One of the most important artists of Rome, Gianlorenzo Bernini worked as a sculptor, painter, and architect while in the Eternal City. From the galleries of the Borghese Museum to Saint Peter's Square, Bernini's works appear in some of Rome's top attractions. Following we explore Bernini's greatest hits in Rome and where to find them.
The sweeping, symmetrical, elliptical-shaped colonnade that astounds you as you enter Saint Peter's Square is thanks to Gianlorenzo Bernini. Commissioned by Pope Alexander VII, Bernini began work on the piazza in 1656 and completed it in 1667.
Some of the most iconic examples of emotive Baroque sculpture were created by Bernini for Cardinal Scipione Borghese, an avid patron of the arts and the nephew of Pope Paul V. Visit the Borghese Museum, the erstwhile summer mansion of the Cardinal, and you can view Bernini's magnificent Apollo and Daphne, The Rape of Proserpina, and the artist's interpretation of David.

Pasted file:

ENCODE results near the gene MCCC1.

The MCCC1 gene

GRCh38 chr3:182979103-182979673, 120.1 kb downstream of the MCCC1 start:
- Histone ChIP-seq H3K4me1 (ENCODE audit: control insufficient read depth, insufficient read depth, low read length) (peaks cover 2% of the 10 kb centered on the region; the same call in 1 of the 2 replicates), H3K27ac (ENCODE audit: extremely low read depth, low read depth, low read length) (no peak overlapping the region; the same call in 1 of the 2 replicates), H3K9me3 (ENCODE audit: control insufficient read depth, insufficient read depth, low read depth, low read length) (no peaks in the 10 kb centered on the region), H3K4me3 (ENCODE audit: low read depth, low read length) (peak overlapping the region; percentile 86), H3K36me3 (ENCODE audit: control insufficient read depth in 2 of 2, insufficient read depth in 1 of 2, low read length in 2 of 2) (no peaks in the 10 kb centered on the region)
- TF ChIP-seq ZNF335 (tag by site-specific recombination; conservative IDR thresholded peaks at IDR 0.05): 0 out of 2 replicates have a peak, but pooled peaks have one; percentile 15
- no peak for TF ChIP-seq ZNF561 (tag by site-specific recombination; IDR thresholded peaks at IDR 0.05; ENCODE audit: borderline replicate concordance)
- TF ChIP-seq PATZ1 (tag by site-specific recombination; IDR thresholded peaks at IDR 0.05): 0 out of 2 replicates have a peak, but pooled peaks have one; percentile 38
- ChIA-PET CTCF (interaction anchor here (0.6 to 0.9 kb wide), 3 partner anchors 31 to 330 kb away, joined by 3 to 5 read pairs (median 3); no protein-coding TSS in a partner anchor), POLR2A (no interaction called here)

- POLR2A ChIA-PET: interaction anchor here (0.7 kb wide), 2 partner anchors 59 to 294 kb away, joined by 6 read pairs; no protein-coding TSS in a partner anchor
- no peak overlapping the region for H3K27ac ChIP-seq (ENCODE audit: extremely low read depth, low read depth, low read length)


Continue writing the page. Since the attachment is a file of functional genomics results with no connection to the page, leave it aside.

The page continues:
A number of Rome's beautiful fountains can be credited to Bernini. His most famous is the Four Rivers Fountain in Piazza Navona, a fanciful work that depicts the four largest known rivers in the world. Others include the Fontana del Moro (the Moor Fountain), also in Piazza Navona; Triton and the "Bee" Fountains in Piazza Barberini (near the Via Veneto); and the Fontana della Barcaccia at the foot of the Spanish Steps.
The Bernini work in the Capitoline Museums that gets the most attention is his sculpture of Medusa. This marble depicts the Greek Gorgon with dozens of serpents seemingly writhing and in-motion on her head - a fascinating feat considering the artist's material.
Santa Maria della Vittoria
Fans of Dan Brown's book Angels and Demons will want to track down the church of Santa Maria della Vittoria, site of one of the books suspenseful scenes. Inside the inconspicuous church is the Bernini work the Ecstasy of Saint Teresa, a confection that depicts Saint Teresa in a rapturous moment as she is visited by an angel.
One of the grandest decorations in the spectacular Saint Peter's Basilica is the canopy, known as the baldachin or baldacchino. Bernini designed this bronze canopy with the twisting columns at the behest of Pope Urban VIII. Legend portends that the mass quantities of bronze that were required for building the baldachin were pilfered from the ceiling and exterior of the ancient Pantheon.